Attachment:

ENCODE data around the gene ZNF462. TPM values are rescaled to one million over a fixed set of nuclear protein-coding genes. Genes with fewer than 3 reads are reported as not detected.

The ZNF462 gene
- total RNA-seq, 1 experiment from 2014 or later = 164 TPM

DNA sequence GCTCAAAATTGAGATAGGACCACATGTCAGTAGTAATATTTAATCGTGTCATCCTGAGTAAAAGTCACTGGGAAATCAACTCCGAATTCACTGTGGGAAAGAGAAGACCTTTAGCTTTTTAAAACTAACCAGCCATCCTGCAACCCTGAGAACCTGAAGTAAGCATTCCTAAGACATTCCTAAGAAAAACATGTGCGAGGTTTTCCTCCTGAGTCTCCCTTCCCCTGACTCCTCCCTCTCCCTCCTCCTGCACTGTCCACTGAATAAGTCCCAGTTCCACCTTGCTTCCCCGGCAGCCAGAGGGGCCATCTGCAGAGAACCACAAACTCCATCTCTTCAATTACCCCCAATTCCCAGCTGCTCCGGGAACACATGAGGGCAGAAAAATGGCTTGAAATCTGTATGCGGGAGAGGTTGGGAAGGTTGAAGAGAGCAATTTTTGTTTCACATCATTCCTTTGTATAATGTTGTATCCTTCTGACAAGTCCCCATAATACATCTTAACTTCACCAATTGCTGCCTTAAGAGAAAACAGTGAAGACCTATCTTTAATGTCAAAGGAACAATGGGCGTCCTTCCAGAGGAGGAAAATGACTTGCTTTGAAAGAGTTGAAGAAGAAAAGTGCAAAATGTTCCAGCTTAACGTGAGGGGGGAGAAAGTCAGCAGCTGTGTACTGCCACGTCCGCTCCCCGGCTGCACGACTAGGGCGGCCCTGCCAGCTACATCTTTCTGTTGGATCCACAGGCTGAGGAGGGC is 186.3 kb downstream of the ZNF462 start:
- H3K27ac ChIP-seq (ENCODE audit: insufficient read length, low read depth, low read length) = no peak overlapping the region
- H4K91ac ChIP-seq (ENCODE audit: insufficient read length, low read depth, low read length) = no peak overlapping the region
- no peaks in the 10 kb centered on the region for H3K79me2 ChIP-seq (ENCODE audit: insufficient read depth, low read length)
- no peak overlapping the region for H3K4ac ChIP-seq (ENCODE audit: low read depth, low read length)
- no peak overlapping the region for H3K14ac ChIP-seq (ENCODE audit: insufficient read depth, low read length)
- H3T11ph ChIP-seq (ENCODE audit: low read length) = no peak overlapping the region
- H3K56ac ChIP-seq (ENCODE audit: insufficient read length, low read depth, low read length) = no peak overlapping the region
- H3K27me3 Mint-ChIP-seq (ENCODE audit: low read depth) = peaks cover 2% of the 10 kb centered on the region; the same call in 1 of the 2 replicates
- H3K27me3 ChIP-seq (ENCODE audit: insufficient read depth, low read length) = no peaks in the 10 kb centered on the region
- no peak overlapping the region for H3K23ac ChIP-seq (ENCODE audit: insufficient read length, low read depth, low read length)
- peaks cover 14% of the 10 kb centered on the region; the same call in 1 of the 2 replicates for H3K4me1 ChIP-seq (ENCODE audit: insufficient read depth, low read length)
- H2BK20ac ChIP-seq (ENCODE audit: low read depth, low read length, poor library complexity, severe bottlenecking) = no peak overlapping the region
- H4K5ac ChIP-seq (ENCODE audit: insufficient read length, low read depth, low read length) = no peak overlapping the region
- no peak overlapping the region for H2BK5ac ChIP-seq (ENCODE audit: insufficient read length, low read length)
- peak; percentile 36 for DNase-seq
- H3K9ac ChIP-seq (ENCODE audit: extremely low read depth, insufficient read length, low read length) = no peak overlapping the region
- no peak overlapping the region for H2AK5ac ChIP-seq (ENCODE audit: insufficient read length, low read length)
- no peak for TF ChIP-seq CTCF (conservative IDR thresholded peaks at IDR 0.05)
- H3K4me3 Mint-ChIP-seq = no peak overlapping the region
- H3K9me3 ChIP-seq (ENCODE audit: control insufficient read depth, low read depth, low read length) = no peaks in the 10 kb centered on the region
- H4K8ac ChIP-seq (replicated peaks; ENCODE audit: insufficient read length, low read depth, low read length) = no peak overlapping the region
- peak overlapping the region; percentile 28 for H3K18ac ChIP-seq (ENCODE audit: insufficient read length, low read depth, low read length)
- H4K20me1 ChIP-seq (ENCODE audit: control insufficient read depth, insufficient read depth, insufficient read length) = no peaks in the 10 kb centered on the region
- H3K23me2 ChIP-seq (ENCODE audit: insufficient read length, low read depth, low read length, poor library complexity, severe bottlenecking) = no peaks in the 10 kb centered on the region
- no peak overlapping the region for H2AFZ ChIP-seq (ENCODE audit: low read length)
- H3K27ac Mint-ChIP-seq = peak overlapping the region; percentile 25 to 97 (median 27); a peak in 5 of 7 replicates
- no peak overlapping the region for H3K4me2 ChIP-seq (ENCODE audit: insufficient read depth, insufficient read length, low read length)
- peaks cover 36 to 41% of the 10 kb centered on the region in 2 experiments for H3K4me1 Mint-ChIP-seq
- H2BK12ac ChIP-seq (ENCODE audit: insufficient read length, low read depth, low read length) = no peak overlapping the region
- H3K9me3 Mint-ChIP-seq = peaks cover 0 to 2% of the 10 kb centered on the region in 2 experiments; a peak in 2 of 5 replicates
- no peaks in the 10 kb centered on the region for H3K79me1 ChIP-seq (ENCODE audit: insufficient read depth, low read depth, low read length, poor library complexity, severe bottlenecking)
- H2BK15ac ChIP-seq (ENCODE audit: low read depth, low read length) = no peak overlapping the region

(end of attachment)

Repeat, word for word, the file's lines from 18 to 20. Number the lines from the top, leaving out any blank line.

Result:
- no peak overlapping the region for H2BK5ac ChIP-seq (ENCODE audit: insufficient read length, low read length)
- peak; percentile 36 for DNase-seq
- H3K9ac ChIP-seq (ENCODE audit: extremely low read depth, insufficient read length, low read length) = no peak overlapping the region